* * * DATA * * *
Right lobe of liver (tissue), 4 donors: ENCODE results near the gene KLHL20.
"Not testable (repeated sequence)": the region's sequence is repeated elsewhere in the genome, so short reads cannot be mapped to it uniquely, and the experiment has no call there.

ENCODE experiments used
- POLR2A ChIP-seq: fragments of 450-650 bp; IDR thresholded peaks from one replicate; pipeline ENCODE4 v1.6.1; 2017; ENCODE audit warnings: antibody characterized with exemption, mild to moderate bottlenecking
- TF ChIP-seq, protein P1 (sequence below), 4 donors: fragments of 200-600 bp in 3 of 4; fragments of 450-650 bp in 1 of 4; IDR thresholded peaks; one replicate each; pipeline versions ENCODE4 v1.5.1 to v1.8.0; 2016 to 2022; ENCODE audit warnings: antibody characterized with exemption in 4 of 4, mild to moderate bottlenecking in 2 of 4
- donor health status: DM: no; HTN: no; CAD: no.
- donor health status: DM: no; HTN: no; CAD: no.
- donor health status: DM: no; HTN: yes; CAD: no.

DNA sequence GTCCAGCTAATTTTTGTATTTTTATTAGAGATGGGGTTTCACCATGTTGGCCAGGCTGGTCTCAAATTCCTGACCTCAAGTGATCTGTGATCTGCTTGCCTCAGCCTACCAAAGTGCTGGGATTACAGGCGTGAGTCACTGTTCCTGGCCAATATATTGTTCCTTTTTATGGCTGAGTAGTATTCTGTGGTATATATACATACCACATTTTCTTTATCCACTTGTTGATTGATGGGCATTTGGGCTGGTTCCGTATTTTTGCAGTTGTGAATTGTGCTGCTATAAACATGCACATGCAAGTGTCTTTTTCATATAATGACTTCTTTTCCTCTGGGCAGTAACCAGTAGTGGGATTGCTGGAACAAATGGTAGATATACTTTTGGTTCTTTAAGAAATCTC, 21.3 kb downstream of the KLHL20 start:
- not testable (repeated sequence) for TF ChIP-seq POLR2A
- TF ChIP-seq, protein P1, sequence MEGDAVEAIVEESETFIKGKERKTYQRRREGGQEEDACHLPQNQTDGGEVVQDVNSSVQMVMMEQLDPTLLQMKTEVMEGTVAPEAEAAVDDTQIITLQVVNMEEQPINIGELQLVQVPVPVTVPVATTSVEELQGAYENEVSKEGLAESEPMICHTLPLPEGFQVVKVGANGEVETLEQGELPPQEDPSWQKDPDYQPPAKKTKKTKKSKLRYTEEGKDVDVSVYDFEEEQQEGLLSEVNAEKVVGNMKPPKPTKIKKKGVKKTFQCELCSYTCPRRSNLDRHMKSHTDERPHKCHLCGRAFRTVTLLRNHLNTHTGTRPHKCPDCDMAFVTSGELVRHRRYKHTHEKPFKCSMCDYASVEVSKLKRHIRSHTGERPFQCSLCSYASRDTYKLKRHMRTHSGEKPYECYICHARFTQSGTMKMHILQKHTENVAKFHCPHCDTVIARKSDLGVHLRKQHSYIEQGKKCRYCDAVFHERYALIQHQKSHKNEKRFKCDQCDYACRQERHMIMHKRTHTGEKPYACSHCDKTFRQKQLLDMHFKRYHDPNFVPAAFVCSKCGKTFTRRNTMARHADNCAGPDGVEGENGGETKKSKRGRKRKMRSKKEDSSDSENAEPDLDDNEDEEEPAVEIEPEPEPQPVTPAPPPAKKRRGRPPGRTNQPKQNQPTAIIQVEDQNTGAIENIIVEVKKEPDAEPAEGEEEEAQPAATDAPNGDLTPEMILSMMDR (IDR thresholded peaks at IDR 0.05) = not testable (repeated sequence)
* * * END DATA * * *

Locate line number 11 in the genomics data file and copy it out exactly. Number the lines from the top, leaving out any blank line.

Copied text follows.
- TF ChIP-seq, protein P1, sequence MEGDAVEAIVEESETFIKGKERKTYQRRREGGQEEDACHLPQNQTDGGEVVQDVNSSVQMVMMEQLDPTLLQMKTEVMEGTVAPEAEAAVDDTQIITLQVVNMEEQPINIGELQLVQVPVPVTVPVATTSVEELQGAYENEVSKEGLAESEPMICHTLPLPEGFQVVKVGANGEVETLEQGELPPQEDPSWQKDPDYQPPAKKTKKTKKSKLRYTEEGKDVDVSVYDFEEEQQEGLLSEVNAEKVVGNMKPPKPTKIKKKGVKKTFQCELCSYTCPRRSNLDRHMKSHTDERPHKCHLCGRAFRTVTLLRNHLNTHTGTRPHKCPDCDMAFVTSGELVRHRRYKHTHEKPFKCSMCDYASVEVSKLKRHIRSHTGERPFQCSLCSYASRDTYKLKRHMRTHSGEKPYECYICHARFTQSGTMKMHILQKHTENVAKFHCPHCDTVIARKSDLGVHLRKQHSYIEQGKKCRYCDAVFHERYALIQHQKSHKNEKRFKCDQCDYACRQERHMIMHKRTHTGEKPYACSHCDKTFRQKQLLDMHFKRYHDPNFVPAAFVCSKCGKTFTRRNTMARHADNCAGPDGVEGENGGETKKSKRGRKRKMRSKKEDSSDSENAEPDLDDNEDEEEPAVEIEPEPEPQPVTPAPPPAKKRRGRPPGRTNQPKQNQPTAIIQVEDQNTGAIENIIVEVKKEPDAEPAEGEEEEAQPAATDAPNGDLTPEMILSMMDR (IDR thresholded peaks at IDR 0.05) = not testable (repeated sequence)